Date of Completion

7-30-2020

Embargo Period

1-26-2021

Keywords

Decision-support; emergency management; agent-based modeling; life cycle assessment; point-of-use water treatment

Major Advisor

Dr. Jonathan Mellor

Associate Advisor

Dr. Emmanouil Anagnostou

Associate Advisor

Dr. Christine Kirchhoff

Associate Advisor

Dr. Farhed Shah

Associate Advisor

Dr. David Wanik

Field of Study

Environmental Engineering

Degree

Doctor of Philosophy

Open Access

Open Access

Abstract

Decision-support tools can provide insights to emergency managers when the situation exceeds their past experience. The intensity of extreme storms is increasing, which leads to more widespread damage. This study developed an agent-based model (ABM) to allow emergency managers to model and test the decisions made in storm restoration. The key factor for using an ABM is that managers can assign specific crew behaviors to simulate different strategies to use in restoration. This study covers the development of an ABM and then applies the model to a specific case study of Hurricane Sandy in a climate-enhanced future. The case study uses 30 different scenarios of climate-enhanced Hurricane Sandy based on IPCC AR4 scenarios to produce 90 different restoration scenarios. The ABM was utilized to study the predicted restoration time based on resources used in restoration from 2012 and then proposed one method to increase the number of crews. The ABM could provide insight to emergency managers on the required number of crews to reach a goal restoration time.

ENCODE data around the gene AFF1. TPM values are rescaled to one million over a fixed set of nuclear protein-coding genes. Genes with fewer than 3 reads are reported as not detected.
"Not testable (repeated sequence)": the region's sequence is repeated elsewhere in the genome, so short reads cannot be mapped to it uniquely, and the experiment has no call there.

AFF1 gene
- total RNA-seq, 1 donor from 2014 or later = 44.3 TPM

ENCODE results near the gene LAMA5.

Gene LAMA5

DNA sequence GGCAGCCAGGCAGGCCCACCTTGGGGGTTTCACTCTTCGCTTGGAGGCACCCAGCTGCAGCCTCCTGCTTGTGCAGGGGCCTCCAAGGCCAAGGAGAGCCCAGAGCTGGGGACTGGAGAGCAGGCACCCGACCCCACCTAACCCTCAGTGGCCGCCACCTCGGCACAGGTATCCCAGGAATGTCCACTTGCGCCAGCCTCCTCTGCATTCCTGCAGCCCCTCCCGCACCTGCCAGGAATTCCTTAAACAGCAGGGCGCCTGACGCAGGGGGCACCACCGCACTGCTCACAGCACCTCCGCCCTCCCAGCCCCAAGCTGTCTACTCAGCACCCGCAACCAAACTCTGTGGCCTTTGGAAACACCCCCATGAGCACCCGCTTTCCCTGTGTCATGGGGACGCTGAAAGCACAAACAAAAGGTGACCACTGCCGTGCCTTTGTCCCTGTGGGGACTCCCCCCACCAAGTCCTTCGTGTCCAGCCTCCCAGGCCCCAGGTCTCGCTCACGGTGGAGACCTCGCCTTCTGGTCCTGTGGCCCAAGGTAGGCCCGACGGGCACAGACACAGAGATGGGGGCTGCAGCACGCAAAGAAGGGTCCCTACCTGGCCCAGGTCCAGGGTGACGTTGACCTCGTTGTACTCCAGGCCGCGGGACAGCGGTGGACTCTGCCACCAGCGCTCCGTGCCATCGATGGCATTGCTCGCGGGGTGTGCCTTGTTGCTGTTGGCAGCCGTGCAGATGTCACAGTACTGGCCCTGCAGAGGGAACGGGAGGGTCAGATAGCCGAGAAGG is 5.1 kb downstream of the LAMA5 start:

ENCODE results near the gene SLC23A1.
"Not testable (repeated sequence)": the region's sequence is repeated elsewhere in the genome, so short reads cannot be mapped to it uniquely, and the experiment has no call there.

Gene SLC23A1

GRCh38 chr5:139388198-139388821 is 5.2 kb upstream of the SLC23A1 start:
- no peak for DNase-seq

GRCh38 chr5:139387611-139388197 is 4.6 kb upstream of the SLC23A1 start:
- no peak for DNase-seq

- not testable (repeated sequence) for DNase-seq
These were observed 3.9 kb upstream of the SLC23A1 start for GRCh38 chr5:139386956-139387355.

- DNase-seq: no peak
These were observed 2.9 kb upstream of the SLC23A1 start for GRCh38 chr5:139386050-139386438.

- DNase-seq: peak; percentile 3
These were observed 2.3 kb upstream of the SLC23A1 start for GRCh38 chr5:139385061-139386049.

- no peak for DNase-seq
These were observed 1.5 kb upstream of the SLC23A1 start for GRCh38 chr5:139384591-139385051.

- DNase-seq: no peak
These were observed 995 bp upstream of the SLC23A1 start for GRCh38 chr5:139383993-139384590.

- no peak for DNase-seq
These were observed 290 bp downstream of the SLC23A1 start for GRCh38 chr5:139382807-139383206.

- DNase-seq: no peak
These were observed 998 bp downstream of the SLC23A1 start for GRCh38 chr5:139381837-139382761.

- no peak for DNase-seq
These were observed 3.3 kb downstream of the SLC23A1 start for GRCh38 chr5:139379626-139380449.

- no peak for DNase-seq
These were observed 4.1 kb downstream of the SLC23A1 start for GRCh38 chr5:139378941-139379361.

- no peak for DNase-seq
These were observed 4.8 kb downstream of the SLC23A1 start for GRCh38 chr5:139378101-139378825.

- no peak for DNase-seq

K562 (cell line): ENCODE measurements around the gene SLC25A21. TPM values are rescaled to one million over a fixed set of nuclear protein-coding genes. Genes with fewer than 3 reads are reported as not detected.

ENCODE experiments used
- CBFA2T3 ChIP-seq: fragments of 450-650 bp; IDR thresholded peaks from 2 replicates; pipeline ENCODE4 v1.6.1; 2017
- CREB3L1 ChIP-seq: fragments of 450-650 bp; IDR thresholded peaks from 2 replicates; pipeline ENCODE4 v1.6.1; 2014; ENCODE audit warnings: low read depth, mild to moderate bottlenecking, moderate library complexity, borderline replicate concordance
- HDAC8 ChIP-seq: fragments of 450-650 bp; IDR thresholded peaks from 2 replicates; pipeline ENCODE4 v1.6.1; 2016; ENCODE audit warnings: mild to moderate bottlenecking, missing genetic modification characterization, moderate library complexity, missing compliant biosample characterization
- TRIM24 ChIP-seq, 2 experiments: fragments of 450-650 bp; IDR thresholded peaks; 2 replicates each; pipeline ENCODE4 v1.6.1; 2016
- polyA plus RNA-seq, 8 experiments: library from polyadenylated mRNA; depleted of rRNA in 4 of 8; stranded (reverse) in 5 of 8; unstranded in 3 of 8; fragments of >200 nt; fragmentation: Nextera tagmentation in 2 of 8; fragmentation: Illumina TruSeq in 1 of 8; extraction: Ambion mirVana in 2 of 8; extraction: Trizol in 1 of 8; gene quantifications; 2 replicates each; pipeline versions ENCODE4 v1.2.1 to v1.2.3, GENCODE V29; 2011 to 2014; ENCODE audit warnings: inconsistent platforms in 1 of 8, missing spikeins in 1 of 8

Many developing countries suffer from serious environmental problems. Burning wood can lead to the formation of photochemical smog and pose a health risk to humans by damaging the respiratory system. It is therefore important to consider the environmental impact that water treatment can have and to choose the best technology. For governments to determine which water technology to target for a specific location, a Life Cycle Assessment (LCA) was developed to compare four different technology options: boiling water, ceramic water filters, BioSand filters and chlorination (sodium hypochlorite). The LCA compared the global warming potential, energy use, particulate matter, water use, smog formation and land use. The LCA included boiling water as a technology because it is widely used and the purpose of the LCA was to compare the environmental impacts if communities were to switch from boiling water to a possibly more sustainable technology. The environmental impacts as well as cost of each technology were considered. Effective decision-support tools can result in more confidence in decision-making.

Available for download on Tuesday, January 26, 2021

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